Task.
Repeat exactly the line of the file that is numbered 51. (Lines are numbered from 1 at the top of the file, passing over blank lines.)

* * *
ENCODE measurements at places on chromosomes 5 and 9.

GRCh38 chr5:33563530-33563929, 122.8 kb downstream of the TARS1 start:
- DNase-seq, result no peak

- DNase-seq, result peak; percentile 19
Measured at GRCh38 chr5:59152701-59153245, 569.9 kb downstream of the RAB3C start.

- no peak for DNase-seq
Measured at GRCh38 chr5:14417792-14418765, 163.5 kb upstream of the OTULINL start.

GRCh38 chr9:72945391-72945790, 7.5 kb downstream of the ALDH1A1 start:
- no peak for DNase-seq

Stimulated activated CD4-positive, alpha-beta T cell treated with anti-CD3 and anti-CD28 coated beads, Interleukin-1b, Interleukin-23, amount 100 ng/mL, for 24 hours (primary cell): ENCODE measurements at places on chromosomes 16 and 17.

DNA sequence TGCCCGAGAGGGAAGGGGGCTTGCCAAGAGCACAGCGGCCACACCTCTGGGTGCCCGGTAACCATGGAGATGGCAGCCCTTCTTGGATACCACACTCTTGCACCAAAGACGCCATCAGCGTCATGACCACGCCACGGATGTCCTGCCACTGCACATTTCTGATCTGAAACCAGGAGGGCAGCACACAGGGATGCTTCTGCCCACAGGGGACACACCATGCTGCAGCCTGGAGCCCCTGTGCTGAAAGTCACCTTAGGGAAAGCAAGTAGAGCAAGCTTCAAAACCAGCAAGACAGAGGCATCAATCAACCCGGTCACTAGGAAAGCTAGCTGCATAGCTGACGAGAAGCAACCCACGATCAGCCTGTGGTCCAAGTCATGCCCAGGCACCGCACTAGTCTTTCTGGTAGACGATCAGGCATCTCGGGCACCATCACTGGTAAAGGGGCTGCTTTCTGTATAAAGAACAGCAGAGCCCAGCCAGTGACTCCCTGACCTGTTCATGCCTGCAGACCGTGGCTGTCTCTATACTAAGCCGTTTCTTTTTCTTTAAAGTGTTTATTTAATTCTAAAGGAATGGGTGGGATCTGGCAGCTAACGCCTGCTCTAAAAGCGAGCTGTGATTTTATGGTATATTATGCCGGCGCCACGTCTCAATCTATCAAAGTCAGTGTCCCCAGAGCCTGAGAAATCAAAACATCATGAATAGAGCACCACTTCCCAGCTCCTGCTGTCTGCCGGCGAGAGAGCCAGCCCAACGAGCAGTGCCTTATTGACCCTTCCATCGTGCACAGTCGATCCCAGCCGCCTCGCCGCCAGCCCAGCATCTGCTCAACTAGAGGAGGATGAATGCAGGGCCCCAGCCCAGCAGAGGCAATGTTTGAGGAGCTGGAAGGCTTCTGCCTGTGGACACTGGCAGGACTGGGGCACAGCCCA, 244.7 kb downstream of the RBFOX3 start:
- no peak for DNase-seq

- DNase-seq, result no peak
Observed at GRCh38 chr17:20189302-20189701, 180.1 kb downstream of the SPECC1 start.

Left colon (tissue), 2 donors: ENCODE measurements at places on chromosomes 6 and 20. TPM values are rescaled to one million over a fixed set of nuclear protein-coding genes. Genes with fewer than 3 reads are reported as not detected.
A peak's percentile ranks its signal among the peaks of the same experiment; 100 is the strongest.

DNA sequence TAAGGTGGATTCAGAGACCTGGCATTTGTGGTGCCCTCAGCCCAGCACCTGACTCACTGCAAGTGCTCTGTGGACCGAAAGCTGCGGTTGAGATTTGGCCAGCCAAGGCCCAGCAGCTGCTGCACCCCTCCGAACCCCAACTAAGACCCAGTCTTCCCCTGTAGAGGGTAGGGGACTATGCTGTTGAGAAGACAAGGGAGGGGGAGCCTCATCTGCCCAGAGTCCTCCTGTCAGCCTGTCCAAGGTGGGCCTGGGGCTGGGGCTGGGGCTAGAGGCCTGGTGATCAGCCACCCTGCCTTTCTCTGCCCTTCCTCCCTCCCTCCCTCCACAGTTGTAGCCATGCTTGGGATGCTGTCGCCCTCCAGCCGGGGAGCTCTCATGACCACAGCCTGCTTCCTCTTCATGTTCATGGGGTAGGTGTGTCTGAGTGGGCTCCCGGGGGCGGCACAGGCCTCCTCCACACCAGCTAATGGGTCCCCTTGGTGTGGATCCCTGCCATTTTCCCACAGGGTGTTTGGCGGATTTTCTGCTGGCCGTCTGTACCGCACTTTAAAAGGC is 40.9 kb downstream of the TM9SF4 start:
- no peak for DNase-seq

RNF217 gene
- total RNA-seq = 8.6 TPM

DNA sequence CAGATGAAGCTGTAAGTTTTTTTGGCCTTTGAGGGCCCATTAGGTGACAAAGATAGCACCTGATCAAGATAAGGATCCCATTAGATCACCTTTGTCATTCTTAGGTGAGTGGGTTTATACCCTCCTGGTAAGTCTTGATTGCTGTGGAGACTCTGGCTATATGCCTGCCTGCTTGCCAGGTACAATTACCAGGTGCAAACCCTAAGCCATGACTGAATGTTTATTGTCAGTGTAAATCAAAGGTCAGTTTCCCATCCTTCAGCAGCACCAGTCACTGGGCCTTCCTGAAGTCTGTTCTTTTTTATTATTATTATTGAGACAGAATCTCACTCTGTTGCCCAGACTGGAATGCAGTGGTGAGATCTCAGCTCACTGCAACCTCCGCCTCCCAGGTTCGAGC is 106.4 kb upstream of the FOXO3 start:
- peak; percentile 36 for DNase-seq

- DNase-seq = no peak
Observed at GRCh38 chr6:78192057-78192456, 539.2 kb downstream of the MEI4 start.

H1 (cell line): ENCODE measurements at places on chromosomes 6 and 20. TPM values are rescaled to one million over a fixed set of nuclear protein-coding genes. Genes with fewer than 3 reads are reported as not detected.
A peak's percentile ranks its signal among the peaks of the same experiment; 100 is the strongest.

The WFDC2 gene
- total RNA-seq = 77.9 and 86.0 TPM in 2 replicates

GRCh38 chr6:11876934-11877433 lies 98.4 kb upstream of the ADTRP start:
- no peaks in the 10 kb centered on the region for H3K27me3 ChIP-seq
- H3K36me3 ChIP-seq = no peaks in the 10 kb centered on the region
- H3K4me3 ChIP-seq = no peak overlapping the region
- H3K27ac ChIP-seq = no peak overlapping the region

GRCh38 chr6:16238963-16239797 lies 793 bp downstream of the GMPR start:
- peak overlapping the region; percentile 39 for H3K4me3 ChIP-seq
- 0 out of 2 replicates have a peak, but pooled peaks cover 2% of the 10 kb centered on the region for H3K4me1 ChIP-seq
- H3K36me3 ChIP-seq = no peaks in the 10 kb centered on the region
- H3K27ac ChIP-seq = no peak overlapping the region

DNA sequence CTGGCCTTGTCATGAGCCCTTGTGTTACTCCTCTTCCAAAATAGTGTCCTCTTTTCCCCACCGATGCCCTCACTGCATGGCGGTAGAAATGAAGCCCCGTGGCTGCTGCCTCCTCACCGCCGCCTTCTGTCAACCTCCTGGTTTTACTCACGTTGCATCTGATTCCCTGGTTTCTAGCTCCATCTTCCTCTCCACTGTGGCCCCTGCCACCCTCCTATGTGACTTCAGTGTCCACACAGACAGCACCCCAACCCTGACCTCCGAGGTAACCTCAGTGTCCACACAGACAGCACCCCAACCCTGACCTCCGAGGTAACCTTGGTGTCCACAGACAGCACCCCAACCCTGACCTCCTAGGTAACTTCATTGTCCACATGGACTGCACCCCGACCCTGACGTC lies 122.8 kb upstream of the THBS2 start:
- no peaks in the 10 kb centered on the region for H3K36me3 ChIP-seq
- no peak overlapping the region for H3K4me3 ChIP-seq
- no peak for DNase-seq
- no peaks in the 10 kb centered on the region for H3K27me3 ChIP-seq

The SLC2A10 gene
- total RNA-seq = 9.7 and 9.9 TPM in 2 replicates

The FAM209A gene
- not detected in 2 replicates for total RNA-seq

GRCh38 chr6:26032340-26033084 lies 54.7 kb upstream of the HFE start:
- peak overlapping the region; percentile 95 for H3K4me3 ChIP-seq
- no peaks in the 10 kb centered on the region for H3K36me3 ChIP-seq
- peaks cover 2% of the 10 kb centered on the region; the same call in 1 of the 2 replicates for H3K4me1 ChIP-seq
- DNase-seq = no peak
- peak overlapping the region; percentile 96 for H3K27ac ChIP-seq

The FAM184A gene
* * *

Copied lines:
- peaks cover 2% of the 10 kb centered on the region; the same call in 1 of the 2 replicates for H3K4me1 ChIP-seq